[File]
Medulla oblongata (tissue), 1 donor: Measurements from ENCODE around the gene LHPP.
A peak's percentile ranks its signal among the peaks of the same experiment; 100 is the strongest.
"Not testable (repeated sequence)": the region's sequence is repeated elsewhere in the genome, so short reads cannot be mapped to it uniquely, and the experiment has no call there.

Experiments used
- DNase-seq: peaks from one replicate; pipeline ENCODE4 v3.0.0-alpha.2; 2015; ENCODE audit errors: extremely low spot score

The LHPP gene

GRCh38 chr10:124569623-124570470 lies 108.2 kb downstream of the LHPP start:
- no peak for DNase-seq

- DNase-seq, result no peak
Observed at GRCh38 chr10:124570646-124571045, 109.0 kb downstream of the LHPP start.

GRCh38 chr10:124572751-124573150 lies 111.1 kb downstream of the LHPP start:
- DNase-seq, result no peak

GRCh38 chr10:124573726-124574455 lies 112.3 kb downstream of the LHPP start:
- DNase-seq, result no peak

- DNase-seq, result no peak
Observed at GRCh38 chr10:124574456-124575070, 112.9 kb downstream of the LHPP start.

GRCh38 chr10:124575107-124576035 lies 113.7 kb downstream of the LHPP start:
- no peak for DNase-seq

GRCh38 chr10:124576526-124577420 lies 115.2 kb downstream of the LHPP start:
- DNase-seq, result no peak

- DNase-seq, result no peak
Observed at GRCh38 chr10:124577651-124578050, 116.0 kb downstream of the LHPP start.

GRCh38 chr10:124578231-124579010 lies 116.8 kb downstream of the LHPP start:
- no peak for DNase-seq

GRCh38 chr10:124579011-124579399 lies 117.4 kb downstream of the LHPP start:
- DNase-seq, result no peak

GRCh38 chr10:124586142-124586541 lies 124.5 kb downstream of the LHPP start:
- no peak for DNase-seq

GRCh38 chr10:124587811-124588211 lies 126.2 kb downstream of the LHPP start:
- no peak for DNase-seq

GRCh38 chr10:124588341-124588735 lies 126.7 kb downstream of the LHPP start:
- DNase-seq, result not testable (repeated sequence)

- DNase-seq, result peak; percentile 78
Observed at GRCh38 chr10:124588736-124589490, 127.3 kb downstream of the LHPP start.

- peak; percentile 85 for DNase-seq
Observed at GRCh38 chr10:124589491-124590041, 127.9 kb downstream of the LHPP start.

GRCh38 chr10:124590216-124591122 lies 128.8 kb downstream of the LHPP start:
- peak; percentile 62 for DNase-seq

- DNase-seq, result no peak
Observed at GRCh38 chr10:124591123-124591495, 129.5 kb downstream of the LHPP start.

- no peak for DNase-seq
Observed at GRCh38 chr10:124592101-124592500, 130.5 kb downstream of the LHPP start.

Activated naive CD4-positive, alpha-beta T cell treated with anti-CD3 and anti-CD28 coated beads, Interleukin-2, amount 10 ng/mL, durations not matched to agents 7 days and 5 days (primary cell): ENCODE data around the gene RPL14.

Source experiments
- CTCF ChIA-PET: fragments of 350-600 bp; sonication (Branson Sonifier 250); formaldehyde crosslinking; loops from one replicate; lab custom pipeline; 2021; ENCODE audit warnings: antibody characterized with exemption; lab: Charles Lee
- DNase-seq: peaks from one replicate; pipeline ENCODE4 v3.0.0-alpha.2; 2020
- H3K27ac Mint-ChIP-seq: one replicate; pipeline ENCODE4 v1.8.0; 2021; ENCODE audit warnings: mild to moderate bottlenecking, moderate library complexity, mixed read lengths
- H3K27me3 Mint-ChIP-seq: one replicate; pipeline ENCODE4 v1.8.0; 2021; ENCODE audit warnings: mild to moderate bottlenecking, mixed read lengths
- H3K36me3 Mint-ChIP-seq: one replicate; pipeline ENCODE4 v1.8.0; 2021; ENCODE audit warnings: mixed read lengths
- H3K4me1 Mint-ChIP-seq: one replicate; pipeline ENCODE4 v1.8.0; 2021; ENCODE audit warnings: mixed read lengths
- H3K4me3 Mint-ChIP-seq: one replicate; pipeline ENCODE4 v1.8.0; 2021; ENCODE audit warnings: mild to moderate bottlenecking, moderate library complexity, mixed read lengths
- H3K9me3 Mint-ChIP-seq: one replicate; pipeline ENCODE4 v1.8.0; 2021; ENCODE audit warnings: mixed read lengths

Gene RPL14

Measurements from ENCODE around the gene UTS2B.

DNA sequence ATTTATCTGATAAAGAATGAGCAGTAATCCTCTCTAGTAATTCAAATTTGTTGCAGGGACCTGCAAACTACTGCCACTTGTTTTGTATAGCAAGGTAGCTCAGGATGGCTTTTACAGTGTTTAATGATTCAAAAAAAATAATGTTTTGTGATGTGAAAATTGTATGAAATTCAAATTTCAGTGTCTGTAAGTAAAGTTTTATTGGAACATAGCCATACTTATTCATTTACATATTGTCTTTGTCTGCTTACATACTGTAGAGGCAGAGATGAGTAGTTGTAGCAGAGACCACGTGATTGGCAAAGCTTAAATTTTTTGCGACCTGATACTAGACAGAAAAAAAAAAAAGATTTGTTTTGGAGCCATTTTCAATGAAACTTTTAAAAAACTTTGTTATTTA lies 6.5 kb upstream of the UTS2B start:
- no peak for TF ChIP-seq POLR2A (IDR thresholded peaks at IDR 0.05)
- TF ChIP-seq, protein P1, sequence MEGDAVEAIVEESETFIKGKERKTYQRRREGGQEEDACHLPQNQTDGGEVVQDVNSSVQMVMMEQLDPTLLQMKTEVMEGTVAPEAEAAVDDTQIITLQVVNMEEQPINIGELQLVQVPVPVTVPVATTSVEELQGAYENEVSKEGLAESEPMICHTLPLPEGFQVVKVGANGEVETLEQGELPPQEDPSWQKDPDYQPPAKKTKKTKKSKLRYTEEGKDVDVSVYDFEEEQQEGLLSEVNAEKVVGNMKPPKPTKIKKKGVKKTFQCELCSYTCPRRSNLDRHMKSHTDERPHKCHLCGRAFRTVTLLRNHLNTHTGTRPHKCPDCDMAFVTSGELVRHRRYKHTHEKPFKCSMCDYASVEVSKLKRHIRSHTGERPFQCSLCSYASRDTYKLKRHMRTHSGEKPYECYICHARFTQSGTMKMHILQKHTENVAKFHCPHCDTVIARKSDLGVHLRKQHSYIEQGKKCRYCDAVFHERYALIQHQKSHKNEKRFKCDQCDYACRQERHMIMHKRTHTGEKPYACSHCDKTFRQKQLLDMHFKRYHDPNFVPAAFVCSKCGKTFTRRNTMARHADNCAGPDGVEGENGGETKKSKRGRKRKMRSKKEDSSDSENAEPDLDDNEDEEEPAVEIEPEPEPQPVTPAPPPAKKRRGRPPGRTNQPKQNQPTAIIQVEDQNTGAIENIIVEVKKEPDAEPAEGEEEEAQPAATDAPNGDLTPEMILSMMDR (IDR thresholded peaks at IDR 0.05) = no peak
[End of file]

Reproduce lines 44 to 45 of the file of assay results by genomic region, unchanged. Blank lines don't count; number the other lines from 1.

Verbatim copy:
Source experiments
- CTCF ChIA-PET: fragments of 350-600 bp; sonication (Branson Sonifier 250); formaldehyde crosslinking; loops from one replicate; lab custom pipeline; 2021; ENCODE audit warnings: antibody characterized with exemption; lab: Charles Lee